Use the Water Test to Determine When Your Stainless Pan Is Hot Enough to Cook

Dear Home Ec 101,
I’ve been reading your site for a long time now, and I love it. You’ve answered a lot of questions I didn’t even know that I had, but one thing has been bothering me lately: I don’t know how to sear a piece of meat or fish without making a horrible mess of my skillet. I’m talking about recipes that say heat up olive oil till it’s very hot, and then throw in, say, a tuna steak, to cook it really quickly on both sides. Inevitably, I have burnt-on disgusting plasticky oil left in the bottom of my pan, and burnt-on oil splatters all over the sides that I have to clean with steel wool and/or (everybody’s favorite) Bar Keeper’s Friend. I thought maybe it’s because olive oil’s smoke point is too low so it’s not really appropriate for this type of cooking, but I have the same problem with other oils too. Does searing demand this mess, or am I doing something wrong?

Signed,
Sticking in Stillwater

Heather says:

The reason your oil is polymerizing (turning into that plasticky mess) is your pan is not hot enough. I know this sounds counter intuitive, but hang with me for the explanation.

There is a very simple trick to learning when it’s time to add the oil and then the meat to your stainless steel pans. The water test will tell you when your stainless steel pan is hot enough to add the oil, immediately followed by the meat you intend to sear.

Sometime before you need to sear your next cut of meat take the time to conduct this little experiment.

Gather:

a stainless steel saute pan

1/8th teaspoon measuring spoon

a cup of water

and your stove

Place the pan on the stove over medium high heat and add 1/8th teaspoon of water to the pan. Observe how it just sits in the bottom of the pan and then eventually evaporates.

Add another 1/8th teaspoon of water to the pan. This time it may bubble shortly after it’s added. You’re going to keep repeating this process until the water no longer sits in the pan but begins to disperse into tiny beads of water that roll around the bottom of the pan. It is very important to understand that this point is past when it sizzles right after dropping, so keep letting the pan heat. When you reach the point where an 1/8th teaspoon of water stays in a single ball and rolls around your pan (thanks to the Leidenfrost effect ) your pan is finally at the perfect temperature to add a good quality extra virgin olive oil.

Swirl the pan, look for the oil to shimmer a tiny bit and then add the meat. That really cool Leidenfrost effect is what keeps your meat (and oil) from sticking to the pan. It takes practice to really get the hang of keeping your pan in this narrow temperature window and you should keep in mind that you’ll probably need to reduce the heat of the burner to prevent from overheating your pan.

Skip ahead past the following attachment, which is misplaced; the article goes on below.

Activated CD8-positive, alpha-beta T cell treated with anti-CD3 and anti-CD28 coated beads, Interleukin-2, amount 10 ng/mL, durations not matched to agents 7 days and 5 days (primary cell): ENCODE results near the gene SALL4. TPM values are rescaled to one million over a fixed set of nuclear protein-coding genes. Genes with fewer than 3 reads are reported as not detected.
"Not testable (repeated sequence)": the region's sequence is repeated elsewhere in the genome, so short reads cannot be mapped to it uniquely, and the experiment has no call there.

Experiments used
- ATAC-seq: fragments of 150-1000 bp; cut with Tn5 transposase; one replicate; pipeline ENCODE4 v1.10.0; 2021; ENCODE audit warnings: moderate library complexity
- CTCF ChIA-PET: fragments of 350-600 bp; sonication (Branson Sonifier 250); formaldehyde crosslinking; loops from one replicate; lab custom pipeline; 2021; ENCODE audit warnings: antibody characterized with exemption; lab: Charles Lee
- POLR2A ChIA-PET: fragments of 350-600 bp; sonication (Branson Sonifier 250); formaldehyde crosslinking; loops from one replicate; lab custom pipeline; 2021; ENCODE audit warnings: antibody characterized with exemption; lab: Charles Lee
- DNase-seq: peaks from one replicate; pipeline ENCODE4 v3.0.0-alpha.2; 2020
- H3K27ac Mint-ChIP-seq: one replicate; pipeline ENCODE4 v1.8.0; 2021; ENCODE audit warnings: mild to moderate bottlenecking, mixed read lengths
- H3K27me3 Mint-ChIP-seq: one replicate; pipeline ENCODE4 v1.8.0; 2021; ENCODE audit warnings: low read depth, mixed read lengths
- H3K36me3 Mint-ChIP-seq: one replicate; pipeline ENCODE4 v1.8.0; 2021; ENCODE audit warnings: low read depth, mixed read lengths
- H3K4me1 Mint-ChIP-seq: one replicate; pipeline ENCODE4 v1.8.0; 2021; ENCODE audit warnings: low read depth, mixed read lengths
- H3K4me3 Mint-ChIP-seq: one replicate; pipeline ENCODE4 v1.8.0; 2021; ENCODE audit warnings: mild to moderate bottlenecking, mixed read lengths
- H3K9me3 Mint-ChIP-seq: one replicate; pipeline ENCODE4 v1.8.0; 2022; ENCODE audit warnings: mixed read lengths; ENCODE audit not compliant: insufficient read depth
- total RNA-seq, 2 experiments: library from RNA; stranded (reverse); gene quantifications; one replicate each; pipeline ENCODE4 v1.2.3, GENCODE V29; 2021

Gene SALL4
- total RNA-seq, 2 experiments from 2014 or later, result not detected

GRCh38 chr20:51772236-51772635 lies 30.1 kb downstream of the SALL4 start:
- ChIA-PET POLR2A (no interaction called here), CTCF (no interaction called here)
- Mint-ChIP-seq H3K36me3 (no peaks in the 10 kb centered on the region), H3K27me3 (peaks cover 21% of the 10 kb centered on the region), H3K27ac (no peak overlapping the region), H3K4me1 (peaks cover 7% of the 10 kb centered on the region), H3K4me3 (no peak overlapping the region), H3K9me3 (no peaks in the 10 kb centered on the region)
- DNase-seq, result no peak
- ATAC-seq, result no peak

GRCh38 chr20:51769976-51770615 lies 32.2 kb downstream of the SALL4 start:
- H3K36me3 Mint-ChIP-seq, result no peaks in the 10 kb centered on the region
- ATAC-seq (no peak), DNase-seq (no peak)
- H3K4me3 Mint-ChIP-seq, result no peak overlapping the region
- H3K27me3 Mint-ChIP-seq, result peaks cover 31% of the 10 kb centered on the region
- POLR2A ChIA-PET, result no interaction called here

The exact amount you’ll need to reduce the heat depends on your pan and your burner. So get in your kitchen and begin experimenting, after awhile cooks get a good sense of this point and no longer need the water test to know when their pan is ready to sear meat.

Remember cooking is a craft and everyone needs practice to get the hang of some of the best practices.

Best of luck!

 Send your questions to helpme@home-ec101.com.



3 Comments

  1. deneicer1 on February 8, 2012 at 9:34 am

    I have got to figure this out! I learned through the School of Hard Knocks (LOL!) that scrambled eggs need a nice hot skillet (I use cast iron) to cook without sticking. However, I have never been able to cook well with stainless or porcelain covered pans. I just gave up on them! Thanks for the chemistry lesson! You are awesome!!!

  2. Rachel@FoodFix on February 7, 2012 at 10:03 pm

    Hi Heather…love the water test…it’s a good one. And your advice about starting with a really hot pan is key. But I don’t know if I would use straight olive oil to sear anything. The smoke point is too low, and besides that..that kind of heat will turn the oil bitter and destroy it’s delicate fruitiness….and it’s especially a waste to use good EVOO for this kind of high heat cooking. A good compromise would be to use safflower oil (the highest smoke point) or canola cut with a moderately priced EVOO to get the best of both worlds…flavor and high smoke point. Another point about pans…I tell my students that I’m a big proponent of cleaning pans while they are very hot…using the idea of “deglazing” to get the pan clean…I take my hot ss pans to the sink as soon as I’ve emptied them of whatever I’ve cooked…steaming hot…and run hot water on them and immediately run a scrub brush or steel wool clutched in a pair of tongs on the surface of the pan…it comes clean as though I was deglazing it with wine!…Or if it’s really bad…fill it with hot water and a little soap…put it back on low heat and “deglaze” once the water comes to a simmer.

  3. Beth Cranford on February 7, 2012 at 9:58 pm

    Wow, that was really helpful. I consider myself to be a pretty good cook (I even teach about it some on my website) but I’ve always put my oil in the pan while it was still cold! I’m not having the same issue with the plasticky mess but my food sometimes sticks. Can’t wait to try this!

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